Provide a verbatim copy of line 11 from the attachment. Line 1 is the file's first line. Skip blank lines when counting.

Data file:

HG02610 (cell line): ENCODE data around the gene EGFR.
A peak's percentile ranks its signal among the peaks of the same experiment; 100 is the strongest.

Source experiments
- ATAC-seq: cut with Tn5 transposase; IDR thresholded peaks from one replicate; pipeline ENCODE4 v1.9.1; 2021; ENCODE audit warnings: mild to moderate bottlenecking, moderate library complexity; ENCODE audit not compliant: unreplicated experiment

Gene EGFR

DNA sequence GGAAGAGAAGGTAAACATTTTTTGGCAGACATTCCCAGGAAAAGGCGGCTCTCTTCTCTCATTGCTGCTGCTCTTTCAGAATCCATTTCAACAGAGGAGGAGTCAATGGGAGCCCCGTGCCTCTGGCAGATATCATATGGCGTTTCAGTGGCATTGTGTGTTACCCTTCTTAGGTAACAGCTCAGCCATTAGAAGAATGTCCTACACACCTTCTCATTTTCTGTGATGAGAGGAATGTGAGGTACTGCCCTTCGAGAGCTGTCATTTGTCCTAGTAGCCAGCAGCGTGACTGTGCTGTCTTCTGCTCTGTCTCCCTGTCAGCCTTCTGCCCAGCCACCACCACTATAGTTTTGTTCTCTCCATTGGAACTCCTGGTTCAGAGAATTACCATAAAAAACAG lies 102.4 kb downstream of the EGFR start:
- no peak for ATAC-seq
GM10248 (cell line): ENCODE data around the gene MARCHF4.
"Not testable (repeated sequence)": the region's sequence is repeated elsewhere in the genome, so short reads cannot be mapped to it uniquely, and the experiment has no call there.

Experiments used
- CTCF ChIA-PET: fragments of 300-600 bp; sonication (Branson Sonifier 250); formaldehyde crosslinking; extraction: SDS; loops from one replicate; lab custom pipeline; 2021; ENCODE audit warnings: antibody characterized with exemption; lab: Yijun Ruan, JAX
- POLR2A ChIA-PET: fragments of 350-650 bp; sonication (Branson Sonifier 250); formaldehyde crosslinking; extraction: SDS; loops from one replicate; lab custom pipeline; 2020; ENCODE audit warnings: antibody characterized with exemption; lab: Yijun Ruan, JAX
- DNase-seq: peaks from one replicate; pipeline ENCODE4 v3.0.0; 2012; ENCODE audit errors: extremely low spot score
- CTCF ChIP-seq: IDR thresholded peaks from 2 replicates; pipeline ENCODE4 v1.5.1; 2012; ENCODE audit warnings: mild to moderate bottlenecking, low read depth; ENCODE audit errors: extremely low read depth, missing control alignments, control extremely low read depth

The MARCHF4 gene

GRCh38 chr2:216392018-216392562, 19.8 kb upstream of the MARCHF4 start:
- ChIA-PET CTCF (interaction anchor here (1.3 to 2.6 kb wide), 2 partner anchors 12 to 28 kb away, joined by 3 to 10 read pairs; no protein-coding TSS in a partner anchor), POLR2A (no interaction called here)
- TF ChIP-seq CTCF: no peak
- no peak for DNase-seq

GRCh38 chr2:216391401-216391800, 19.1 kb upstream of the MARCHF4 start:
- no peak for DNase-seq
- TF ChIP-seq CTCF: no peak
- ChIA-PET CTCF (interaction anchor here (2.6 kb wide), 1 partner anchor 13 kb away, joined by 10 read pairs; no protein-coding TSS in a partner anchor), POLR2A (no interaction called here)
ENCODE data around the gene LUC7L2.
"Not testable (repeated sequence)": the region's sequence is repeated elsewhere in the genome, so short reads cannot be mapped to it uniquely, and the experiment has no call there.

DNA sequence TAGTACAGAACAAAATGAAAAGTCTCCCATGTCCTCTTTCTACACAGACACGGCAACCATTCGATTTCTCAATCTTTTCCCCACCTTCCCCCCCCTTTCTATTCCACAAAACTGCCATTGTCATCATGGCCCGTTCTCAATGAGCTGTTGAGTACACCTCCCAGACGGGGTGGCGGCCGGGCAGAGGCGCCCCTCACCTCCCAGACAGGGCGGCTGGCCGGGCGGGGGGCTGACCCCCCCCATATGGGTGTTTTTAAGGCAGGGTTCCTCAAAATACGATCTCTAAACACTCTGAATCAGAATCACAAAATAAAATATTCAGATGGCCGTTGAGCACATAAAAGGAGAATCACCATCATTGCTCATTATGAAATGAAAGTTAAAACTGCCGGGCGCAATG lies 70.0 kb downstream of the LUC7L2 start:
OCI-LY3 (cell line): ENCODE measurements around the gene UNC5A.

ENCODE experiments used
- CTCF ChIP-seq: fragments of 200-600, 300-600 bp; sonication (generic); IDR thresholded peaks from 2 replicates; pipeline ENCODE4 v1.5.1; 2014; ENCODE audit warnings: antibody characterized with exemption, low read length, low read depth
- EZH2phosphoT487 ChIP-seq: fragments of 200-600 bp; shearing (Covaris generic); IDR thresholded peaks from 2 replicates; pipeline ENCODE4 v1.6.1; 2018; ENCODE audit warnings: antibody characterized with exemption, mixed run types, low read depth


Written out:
- CTCF ChIA-PET: fragments of 300-600 bp; sonication (Branson Sonifier 250); formaldehyde crosslinking; extraction: SDS; loops from one replicate; lab custom pipeline; 2021; ENCODE audit warnings: antibody characterized with exemption; lab: Yijun Ruan, JAX